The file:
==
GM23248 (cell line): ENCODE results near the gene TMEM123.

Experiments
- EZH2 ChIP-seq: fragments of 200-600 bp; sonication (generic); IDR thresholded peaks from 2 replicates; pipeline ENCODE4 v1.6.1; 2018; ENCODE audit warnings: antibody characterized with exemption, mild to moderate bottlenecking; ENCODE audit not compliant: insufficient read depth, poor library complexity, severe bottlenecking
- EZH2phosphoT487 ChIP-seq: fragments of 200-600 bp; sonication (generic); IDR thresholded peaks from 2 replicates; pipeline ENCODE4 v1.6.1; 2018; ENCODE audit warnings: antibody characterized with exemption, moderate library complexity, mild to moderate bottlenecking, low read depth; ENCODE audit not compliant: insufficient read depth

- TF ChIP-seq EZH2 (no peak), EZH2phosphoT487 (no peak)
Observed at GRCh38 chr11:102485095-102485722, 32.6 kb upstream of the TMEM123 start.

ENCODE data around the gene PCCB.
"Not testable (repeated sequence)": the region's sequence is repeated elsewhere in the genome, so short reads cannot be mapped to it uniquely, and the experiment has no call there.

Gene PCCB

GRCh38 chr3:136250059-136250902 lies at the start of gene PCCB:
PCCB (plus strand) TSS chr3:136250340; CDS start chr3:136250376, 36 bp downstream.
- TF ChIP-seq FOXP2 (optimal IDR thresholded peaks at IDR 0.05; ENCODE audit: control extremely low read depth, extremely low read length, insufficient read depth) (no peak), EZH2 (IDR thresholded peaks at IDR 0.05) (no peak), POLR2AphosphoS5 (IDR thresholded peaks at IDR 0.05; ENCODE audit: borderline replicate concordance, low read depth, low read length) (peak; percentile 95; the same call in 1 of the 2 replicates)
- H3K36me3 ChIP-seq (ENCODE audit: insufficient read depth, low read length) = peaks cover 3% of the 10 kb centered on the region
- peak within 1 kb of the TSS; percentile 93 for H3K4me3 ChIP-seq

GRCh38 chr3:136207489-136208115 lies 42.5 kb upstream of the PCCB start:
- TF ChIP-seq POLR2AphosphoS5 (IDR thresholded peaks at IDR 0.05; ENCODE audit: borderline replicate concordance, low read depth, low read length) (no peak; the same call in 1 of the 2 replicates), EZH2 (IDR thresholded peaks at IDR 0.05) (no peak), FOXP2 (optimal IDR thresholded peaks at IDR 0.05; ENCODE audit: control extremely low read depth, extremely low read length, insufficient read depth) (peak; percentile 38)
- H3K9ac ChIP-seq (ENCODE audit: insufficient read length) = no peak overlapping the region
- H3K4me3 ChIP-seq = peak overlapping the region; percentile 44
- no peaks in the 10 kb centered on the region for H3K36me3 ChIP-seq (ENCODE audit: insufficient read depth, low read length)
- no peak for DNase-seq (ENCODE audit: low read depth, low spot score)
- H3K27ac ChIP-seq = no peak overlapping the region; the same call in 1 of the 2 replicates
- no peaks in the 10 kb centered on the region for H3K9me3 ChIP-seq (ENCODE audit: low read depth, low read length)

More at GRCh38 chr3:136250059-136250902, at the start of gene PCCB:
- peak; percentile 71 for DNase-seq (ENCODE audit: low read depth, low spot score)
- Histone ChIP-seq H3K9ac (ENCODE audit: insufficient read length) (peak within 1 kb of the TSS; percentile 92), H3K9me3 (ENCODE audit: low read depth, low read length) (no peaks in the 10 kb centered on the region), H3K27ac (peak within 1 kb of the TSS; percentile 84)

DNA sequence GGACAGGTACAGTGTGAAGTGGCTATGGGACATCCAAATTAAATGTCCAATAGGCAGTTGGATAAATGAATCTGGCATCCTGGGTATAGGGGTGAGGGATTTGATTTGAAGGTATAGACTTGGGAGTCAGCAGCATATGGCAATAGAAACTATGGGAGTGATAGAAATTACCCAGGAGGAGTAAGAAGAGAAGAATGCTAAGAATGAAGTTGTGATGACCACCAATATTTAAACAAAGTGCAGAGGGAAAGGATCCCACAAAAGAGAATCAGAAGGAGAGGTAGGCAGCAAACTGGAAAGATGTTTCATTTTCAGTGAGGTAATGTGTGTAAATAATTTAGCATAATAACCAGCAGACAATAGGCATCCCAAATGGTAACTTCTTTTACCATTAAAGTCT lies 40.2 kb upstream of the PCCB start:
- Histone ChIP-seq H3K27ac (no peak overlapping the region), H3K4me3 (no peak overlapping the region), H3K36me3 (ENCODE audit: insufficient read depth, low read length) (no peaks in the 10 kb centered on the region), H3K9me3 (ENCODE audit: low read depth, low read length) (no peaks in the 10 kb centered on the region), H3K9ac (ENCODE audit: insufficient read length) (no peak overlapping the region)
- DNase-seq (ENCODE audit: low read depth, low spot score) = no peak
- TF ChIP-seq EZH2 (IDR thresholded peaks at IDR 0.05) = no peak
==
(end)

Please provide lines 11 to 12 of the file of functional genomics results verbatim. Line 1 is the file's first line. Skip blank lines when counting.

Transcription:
PCCB (plus strand) TSS chr3:136250340; CDS start chr3:136250376, 36 bp downstream.
- TF ChIP-seq FOXP2 (optimal IDR thresholded peaks at IDR 0.05; ENCODE audit: control extremely low read depth, extremely low read length, insufficient read depth) (no peak), EZH2 (IDR thresholded peaks at IDR 0.05) (no peak), POLR2AphosphoS5 (IDR thresholded peaks at IDR 0.05; ENCODE audit: borderline replicate concordance, low read depth, low read length) (peak; percentile 95; the same call in 1 of the 2 replicates)